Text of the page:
Saying no to Northern Pass, the New Hampshire Attorney General’s Office on Friday announced its approval of the land conservation deal between Tillotson Corporation trustees and the Society for the Protection of New Hampshire Forests.
A transfer of the conservation restrictions to the forest society would mean that the proposed Northern Pass hydroelectric transmission line cannot cross the 5,800 acres that are now slated to be put under conservation, society representatives have said.
At issue was the conservation easement for the 5,800 acres as well as a right of way for a hydroelectric transmission line that would cut across the same land.
The conservation easement has a Tillotson-estimated value of $1.5 million and the right of way a fair market value of $2.2 million, said Senior Assistant Attorney General Anthony Blenkinsop.
Both, however, were sold to the forest society for the $850,000.
Blenkinsop said, “The trustees have determined that a transfer to the society is consistent with the purpose and terms of the trust and that it is in the best interest of the environment and economy of the North Country.”
On Tuesday, Northern Pass attorneys asked the state AG to block the deal between Tillotson trustees and the forest society, arguing the trustees have a fiduciary obligation to accept its $2.2 million offer versus the $850,000 from the forest society.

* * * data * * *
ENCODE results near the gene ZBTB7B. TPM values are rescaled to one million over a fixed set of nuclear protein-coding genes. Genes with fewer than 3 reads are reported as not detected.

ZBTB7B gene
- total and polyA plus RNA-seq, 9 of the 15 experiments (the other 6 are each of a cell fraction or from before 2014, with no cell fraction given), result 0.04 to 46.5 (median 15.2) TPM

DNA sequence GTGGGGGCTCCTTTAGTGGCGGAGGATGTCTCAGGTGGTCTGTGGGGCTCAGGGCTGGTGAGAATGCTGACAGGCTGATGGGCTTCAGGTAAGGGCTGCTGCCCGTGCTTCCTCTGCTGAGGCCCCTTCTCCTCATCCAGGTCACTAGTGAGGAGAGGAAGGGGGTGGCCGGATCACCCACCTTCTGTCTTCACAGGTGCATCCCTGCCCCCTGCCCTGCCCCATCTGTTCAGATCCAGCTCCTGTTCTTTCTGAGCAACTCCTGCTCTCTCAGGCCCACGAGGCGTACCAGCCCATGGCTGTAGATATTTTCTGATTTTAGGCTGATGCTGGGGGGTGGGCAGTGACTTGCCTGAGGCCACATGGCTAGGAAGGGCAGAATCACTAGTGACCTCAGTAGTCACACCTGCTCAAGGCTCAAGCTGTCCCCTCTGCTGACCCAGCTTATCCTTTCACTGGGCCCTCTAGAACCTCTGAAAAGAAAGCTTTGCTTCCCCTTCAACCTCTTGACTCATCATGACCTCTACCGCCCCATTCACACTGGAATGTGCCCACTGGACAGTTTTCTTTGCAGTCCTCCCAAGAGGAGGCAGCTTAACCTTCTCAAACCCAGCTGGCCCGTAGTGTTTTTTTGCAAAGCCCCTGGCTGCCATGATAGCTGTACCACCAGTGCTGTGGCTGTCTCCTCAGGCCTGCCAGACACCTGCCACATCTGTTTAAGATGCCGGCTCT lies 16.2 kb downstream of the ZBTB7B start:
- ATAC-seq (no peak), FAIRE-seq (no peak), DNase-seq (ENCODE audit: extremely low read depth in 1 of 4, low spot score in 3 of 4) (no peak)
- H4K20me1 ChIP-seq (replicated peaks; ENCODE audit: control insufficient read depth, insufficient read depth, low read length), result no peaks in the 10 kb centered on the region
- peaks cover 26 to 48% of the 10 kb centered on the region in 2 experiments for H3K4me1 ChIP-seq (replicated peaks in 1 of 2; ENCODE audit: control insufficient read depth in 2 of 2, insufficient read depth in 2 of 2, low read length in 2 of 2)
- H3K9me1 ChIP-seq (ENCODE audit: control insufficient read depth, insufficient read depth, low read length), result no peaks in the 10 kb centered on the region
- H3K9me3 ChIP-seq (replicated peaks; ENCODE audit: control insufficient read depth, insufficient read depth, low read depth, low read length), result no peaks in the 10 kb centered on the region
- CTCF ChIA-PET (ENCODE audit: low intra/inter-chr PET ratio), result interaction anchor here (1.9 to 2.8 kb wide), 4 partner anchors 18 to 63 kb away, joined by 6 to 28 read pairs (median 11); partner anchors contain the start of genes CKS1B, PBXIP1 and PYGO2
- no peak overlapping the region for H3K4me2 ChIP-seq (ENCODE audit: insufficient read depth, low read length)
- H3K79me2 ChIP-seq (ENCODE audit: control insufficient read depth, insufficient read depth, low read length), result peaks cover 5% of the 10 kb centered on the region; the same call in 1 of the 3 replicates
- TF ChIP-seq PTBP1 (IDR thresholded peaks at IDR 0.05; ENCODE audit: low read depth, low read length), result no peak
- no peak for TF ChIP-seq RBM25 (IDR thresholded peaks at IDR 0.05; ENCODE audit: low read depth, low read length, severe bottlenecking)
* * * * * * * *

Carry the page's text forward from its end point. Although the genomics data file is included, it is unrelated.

With the forest society prevailing, it is undetermined if Northern Pass will now sue as it suggested it might do in Tuesday’s letter to Blenkinsop.
According to the forest society and the attorney general’s office, Tillotson trustees had longstanding discussions with the society concerning donation of the conservation restrictions should The Balsams resort sell. Those discussions preceded the $2.2 million offer by Renewable Properties Inc., the property buying subsidiary of Northern Pass.
The sale of the land to the forest society as well as the sale of the resort must be approved by the attorney general’s office because the 7,700-acre Balsams Grand Resort Hotel, which was sold earlier in the month to Daniel Hebert and Daniel Dagesse, is in a trust. Tillotson Corporation had owned the resort since 1954.
The attorney general’s decision supporting the forest society agreement was announced in a letter Friday from Blenkinsop of the attorney general’s Charitable Trust Division, to Tillotson Corporation attorney John Cornish.
Blenkinsop said upon reviewing the purchase and sales agreement between the trustees and forest society, the attorney general’s office has determined the transfer to the forest society is consistent with the terms of the charitable purposes of the trust because land conservation and preservation are clearly purposes of the trust.
The trustees acted within the limits of their discretion and the provisions of the trust when concluding that the transfer to the society is in the best interests of the North Country and their decision is reasonable, Blenkinsop said.
“As such, we will not substitute our judgment for that of the trustees on this issue,” he said.
The proposed sale to the forest society comes after the sale of the resort to Hebert and Dagesse.
The forest society will now hold both the conservation easement on the 5,800 acres as well as the hydroelectric transmission line right of way.
On Friday, forest society spokesman Jack Savage said the society’s goal is to extinguish the Northern Pass right of way.